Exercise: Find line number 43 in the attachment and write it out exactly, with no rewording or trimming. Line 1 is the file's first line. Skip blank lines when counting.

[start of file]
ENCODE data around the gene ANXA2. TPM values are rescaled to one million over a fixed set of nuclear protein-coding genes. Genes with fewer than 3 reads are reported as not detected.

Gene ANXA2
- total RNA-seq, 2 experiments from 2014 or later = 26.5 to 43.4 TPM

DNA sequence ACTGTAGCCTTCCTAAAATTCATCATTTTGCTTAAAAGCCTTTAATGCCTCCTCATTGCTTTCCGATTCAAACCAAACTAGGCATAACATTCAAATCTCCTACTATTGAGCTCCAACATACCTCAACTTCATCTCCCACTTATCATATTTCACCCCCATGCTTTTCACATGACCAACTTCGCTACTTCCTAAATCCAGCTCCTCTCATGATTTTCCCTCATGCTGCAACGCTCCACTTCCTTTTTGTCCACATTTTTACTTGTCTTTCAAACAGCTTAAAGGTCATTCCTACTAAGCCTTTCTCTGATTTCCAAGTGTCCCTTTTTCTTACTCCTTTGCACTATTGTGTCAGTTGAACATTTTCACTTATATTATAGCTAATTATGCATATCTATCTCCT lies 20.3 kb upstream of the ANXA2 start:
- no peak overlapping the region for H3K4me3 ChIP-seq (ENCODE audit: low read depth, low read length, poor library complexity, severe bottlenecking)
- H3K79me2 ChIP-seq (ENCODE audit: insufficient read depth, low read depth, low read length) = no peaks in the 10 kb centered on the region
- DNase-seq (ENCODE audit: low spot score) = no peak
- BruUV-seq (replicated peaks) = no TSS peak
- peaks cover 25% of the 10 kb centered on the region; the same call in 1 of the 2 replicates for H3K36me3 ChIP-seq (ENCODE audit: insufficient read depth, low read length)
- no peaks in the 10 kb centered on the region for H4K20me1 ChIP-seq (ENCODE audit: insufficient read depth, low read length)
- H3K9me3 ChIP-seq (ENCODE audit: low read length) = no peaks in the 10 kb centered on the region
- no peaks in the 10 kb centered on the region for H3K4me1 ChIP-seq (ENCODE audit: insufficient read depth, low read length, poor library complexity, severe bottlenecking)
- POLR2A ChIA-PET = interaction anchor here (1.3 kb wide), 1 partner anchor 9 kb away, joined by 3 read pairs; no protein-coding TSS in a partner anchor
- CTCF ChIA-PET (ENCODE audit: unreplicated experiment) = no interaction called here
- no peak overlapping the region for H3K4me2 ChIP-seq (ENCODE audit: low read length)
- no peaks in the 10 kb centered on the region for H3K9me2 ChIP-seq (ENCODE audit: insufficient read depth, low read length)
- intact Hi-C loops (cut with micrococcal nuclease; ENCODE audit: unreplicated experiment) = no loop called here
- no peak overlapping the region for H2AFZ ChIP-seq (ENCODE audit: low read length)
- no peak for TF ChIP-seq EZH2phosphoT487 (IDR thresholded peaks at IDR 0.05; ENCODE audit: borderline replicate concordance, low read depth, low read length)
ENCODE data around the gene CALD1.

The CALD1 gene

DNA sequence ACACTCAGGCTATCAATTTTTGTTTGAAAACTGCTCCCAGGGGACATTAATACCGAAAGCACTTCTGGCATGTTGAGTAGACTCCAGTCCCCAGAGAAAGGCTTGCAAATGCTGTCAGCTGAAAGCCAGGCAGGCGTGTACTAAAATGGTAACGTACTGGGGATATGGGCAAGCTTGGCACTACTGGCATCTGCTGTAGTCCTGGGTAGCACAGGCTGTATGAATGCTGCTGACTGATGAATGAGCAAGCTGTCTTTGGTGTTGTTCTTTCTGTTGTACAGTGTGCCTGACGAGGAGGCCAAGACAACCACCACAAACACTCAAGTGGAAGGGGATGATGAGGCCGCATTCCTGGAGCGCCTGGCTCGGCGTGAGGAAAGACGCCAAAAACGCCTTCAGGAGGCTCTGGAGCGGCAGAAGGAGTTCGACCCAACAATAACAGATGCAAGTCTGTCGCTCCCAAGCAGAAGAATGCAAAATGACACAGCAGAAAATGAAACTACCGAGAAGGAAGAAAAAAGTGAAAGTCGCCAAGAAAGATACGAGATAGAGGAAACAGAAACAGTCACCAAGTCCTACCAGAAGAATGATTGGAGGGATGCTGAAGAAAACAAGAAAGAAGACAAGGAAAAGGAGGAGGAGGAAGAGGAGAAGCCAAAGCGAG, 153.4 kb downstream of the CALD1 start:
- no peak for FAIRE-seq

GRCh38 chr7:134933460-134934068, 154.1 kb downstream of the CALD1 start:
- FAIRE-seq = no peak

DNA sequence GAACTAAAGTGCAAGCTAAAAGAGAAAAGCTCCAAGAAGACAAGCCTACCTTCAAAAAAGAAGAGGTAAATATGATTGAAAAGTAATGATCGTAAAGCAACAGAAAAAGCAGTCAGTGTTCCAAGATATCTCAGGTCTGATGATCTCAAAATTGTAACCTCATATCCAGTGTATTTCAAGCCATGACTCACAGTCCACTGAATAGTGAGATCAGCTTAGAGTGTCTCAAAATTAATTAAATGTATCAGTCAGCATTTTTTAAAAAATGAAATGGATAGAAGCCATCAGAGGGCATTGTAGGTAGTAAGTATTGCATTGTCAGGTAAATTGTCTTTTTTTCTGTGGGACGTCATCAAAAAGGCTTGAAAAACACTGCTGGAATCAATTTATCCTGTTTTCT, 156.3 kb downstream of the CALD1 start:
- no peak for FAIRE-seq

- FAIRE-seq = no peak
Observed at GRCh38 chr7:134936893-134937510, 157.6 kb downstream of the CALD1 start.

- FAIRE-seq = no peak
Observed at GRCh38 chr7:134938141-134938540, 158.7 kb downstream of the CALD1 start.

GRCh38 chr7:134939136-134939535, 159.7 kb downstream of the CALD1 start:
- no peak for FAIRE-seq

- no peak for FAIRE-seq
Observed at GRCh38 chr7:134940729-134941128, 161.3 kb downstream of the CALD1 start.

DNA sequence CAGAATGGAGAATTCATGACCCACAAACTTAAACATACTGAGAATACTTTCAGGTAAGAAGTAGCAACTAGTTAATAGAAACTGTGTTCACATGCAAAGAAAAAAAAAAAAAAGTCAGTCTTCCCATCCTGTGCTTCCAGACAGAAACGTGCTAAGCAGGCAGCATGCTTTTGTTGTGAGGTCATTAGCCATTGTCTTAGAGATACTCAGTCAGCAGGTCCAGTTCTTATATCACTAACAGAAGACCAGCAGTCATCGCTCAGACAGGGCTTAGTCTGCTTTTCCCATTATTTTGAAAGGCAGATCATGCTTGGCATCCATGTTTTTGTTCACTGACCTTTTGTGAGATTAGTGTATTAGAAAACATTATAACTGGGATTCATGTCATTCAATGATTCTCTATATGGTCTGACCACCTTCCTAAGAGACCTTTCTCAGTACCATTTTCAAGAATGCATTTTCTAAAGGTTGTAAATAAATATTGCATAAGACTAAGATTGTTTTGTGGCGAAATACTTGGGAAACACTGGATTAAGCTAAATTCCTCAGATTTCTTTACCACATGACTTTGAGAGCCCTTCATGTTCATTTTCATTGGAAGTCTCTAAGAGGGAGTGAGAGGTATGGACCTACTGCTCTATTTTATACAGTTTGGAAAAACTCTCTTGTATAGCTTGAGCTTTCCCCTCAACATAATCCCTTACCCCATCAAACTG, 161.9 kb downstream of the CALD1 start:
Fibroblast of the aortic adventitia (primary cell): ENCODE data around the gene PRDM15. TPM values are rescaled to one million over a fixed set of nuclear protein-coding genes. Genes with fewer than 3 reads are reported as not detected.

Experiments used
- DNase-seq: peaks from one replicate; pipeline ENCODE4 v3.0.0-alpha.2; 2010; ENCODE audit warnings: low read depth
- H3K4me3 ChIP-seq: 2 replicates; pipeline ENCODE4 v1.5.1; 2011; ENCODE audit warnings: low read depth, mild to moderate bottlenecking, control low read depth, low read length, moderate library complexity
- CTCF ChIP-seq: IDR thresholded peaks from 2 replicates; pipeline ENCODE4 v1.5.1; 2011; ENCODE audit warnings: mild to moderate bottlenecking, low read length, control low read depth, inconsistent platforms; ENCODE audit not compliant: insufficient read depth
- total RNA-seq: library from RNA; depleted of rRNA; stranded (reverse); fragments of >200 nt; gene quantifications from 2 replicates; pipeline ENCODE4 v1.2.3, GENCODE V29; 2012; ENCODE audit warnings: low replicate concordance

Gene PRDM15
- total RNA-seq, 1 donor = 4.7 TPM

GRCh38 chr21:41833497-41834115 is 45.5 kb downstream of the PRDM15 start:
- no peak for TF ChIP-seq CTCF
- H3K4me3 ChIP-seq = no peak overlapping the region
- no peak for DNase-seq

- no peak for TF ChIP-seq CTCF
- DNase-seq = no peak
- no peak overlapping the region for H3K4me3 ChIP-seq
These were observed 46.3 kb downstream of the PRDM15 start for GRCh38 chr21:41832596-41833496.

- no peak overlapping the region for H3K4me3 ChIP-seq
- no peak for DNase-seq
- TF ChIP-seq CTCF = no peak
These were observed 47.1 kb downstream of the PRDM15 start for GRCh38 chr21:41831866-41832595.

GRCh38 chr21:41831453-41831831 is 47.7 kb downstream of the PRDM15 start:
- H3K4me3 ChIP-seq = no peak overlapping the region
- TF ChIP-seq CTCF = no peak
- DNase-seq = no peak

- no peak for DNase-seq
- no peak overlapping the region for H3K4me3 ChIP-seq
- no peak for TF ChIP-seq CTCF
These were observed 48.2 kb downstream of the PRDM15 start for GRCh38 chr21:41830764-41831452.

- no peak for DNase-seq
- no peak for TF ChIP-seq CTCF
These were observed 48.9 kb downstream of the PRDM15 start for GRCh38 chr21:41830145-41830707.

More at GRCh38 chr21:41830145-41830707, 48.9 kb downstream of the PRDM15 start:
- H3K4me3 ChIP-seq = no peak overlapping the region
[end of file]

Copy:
Gene PRDM15